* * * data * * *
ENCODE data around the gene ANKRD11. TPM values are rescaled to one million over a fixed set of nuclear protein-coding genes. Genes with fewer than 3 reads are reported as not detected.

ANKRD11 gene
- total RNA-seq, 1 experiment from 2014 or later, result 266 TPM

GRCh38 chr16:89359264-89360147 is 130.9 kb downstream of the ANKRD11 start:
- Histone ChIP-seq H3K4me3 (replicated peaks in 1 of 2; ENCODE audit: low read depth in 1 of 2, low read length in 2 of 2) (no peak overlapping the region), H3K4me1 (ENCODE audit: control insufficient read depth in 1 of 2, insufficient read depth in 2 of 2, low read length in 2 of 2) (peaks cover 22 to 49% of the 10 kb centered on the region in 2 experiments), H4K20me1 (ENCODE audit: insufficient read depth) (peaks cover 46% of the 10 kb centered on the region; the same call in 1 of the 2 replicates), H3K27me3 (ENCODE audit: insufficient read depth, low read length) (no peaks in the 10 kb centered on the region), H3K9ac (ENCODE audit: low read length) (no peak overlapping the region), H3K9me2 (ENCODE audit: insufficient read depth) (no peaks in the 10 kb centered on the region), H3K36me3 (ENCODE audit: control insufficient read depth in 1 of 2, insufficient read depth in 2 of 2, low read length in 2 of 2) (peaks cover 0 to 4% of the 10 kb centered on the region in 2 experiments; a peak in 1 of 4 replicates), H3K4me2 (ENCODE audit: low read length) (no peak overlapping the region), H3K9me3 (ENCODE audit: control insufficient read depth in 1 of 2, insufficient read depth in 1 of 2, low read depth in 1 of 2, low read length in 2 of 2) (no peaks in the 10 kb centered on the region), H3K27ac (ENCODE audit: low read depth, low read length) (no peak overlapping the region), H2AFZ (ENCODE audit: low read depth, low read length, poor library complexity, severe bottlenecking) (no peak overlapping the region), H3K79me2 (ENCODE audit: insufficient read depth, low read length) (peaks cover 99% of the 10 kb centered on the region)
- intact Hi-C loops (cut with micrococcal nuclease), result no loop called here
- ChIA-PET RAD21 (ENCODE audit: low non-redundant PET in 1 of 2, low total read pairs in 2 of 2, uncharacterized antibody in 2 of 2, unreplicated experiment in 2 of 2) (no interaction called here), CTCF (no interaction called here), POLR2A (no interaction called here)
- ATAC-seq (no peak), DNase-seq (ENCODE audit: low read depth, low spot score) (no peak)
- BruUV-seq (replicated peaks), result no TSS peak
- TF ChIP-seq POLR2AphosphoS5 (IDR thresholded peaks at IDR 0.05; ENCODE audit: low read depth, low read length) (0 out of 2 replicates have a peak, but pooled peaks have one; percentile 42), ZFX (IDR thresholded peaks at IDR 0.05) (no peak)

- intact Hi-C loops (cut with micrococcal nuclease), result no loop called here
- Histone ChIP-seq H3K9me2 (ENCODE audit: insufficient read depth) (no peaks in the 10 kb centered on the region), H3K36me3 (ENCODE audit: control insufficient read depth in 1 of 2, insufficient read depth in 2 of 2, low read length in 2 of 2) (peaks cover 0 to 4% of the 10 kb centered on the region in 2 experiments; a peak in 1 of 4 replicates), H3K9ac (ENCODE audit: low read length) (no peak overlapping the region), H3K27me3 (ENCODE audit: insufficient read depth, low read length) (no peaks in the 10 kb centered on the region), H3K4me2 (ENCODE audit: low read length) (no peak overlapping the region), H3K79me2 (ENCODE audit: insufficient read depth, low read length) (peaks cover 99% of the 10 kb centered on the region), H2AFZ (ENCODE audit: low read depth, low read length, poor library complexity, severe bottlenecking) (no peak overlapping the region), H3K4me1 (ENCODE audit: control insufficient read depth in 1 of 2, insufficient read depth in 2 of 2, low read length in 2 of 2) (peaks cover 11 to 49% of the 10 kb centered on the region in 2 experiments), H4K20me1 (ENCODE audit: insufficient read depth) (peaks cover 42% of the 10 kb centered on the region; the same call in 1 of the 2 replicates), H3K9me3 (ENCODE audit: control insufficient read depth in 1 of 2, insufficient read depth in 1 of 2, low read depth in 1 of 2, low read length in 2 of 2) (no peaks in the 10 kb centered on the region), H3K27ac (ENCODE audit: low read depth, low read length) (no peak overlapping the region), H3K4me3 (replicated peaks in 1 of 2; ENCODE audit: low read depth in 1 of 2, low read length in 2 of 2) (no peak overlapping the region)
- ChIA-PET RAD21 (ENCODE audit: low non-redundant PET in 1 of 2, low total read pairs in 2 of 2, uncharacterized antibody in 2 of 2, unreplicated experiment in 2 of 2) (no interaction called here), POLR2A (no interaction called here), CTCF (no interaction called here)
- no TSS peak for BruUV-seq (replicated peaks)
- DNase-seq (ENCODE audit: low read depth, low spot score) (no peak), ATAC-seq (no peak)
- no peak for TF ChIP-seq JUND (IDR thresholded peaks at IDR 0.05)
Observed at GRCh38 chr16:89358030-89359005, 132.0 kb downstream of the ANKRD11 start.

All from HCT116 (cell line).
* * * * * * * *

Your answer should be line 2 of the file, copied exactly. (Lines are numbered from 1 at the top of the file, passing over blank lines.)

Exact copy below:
ANKRD11 gene